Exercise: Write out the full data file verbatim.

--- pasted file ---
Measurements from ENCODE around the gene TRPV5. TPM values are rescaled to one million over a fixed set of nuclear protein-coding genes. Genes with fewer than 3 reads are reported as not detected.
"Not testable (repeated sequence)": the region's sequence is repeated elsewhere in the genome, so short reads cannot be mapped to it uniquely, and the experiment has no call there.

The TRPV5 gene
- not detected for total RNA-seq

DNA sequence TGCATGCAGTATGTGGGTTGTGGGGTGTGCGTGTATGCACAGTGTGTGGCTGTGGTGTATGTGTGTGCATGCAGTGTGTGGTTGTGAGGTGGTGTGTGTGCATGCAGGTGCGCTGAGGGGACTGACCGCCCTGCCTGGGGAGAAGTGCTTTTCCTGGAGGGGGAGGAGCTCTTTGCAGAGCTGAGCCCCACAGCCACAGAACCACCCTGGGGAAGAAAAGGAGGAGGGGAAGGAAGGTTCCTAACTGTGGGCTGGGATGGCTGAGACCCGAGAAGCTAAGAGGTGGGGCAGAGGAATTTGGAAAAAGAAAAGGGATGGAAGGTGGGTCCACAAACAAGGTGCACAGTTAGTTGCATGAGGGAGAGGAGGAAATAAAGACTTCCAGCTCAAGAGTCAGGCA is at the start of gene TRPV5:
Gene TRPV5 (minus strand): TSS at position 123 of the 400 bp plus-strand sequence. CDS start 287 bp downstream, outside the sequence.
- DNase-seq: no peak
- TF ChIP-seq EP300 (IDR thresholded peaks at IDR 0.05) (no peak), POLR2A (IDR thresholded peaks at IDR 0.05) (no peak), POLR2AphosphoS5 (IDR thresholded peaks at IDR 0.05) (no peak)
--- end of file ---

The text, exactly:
Measurements from ENCODE around the gene TRPV5. TPM values are rescaled to one million over a fixed set of nuclear protein-coding genes. Genes with fewer than 3 reads are reported as not detected.
"Not testable (repeated sequence)": the region's sequence is repeated elsewhere in the genome, so short reads cannot be mapped to it uniquely, and the experiment has no call there.

The TRPV5 gene
- not detected for total RNA-seq

DNA sequence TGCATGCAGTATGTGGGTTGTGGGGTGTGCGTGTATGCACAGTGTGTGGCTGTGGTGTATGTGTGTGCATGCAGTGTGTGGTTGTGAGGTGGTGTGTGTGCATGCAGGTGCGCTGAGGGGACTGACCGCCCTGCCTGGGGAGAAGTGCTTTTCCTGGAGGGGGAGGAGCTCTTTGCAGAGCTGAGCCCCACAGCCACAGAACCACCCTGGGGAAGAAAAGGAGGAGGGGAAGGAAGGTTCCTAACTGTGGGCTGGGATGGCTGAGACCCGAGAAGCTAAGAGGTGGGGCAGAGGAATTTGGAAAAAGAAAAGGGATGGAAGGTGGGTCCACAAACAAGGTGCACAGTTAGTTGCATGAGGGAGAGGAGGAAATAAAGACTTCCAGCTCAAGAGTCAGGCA is at the start of gene TRPV5:
Gene TRPV5 (minus strand): TSS at position 123 of the 400 bp plus-strand sequence. CDS start 287 bp downstream, outside the sequence.
- DNase-seq: no peak
- TF ChIP-seq EP300 (IDR thresholded peaks at IDR 0.05) (no peak), POLR2A (IDR thresholded peaks at IDR 0.05) (no peak), POLR2AphosphoS5 (IDR thresholded peaks at IDR 0.05) (no peak)